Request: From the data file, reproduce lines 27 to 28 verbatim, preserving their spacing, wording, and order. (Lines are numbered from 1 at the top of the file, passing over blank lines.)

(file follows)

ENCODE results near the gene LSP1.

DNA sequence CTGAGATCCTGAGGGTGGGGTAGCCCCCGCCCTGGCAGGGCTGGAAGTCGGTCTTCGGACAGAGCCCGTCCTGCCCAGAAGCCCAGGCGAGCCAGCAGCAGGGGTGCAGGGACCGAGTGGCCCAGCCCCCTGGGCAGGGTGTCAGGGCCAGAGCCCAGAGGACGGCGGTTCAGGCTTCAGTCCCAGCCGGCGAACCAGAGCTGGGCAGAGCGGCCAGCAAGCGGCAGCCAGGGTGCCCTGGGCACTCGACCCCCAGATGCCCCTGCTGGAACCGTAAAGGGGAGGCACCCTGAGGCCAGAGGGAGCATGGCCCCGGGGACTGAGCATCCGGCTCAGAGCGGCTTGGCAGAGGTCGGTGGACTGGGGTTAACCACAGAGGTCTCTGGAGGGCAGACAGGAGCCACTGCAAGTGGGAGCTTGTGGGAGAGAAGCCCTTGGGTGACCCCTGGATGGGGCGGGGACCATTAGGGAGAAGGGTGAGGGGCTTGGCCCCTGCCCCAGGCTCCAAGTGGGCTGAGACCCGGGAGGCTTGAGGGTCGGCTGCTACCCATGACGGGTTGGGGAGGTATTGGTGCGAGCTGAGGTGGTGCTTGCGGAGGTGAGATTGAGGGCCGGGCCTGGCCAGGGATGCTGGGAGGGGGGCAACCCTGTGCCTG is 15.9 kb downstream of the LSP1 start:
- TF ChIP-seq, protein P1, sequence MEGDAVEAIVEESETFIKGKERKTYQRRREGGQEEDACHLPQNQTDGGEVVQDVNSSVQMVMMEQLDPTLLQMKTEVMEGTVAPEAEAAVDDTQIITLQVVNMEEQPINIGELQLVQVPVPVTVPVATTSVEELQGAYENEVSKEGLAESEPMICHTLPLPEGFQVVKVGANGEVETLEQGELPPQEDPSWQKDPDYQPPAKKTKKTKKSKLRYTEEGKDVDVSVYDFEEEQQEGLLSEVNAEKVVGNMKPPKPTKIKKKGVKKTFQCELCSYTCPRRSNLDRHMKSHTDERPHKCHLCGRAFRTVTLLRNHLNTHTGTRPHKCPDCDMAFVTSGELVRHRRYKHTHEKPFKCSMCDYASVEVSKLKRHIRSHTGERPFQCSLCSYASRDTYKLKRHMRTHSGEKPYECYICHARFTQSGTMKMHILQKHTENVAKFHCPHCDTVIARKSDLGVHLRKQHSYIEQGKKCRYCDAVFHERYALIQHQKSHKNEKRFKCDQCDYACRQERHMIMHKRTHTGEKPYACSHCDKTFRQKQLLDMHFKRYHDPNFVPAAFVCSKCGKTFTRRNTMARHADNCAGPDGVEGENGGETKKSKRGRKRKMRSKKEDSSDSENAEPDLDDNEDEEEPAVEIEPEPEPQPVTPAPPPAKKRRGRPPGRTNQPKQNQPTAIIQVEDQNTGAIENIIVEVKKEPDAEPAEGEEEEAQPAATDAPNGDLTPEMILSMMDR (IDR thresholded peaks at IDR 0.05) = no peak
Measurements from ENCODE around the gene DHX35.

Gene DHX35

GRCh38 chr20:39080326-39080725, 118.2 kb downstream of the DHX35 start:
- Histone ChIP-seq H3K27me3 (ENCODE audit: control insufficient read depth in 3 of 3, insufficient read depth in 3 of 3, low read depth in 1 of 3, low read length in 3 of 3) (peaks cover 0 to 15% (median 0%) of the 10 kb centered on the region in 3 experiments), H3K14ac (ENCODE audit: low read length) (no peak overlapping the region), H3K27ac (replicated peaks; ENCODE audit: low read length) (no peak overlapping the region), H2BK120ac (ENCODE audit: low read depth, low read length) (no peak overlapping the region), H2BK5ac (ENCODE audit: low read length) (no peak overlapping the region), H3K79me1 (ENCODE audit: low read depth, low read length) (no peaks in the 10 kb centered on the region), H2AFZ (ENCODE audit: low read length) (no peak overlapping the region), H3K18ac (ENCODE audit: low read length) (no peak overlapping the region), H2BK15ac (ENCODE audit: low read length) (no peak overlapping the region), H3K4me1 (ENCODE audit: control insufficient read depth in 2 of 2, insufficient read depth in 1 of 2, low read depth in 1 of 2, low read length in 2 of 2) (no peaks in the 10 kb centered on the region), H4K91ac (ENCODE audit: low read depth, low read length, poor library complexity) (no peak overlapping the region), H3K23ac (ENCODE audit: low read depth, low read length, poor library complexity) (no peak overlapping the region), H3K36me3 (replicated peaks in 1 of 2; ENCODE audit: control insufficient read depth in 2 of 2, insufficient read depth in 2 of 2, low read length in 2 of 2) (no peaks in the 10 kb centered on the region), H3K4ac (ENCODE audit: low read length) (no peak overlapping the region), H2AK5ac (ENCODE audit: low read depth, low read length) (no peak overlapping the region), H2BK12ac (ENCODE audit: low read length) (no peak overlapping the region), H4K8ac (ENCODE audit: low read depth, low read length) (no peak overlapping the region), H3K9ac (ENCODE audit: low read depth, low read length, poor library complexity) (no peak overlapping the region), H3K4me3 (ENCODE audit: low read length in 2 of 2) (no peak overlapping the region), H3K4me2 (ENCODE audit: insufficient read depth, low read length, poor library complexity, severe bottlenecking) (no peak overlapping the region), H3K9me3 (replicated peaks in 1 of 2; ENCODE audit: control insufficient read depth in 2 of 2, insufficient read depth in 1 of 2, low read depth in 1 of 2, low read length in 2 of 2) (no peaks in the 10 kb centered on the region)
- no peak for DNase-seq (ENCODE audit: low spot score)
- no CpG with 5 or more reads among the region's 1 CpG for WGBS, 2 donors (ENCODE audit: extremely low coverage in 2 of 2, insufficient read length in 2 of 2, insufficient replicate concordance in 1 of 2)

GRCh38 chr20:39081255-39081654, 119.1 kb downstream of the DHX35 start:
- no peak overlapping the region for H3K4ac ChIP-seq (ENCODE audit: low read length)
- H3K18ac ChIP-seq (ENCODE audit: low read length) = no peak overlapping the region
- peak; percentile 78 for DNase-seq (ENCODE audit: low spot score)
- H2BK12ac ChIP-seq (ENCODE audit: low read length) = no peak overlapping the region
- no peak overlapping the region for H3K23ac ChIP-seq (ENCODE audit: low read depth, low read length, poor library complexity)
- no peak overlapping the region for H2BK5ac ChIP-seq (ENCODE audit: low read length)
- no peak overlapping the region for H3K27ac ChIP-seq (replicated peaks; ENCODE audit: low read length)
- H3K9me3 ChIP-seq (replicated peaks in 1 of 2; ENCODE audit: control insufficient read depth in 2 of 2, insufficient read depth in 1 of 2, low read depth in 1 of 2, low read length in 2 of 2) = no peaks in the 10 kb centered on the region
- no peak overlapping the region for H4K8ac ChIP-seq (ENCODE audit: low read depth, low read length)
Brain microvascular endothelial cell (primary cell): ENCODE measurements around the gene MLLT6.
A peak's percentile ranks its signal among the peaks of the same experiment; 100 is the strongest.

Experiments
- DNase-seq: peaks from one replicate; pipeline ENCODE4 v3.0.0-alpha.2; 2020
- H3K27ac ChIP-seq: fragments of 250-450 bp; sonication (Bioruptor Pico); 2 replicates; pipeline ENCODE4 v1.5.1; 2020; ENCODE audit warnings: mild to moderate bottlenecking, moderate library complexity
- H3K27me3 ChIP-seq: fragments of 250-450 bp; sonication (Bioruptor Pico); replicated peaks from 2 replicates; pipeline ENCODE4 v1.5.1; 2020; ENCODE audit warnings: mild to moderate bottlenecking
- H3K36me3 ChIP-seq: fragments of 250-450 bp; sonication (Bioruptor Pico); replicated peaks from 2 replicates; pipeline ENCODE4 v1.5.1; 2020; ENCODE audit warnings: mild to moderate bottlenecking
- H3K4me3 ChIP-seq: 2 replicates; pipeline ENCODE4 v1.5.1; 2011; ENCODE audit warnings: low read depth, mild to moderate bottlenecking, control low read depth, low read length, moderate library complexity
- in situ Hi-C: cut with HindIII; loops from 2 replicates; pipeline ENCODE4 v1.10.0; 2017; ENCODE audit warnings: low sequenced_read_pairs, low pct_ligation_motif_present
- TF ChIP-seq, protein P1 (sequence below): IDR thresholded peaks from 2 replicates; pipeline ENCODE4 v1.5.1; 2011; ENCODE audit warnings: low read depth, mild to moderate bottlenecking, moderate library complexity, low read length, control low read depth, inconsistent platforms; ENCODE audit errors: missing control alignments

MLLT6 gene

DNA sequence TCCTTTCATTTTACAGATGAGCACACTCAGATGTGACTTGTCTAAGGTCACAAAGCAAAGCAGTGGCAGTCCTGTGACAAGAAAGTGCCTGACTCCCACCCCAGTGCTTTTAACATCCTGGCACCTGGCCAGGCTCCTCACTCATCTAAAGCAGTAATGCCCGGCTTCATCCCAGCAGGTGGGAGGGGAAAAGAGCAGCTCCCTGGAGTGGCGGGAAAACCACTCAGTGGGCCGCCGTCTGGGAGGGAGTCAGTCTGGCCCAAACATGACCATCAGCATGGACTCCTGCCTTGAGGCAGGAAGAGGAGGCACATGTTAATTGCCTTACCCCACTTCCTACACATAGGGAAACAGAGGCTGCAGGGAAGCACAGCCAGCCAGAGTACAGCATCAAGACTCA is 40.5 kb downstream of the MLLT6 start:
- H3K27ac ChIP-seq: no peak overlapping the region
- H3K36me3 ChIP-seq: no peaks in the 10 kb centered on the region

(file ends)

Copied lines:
- H3K4me3 ChIP-seq: 2 replicates; pipeline ENCODE4 v1.5.1; 2011; ENCODE audit warnings: low read depth, mild to moderate bottlenecking, control low read depth, low read length, moderate library complexity
- in situ Hi-C: cut with HindIII; loops from 2 replicates; pipeline ENCODE4 v1.10.0; 2017; ENCODE audit warnings: low sequenced_read_pairs, low pct_ligation_motif_present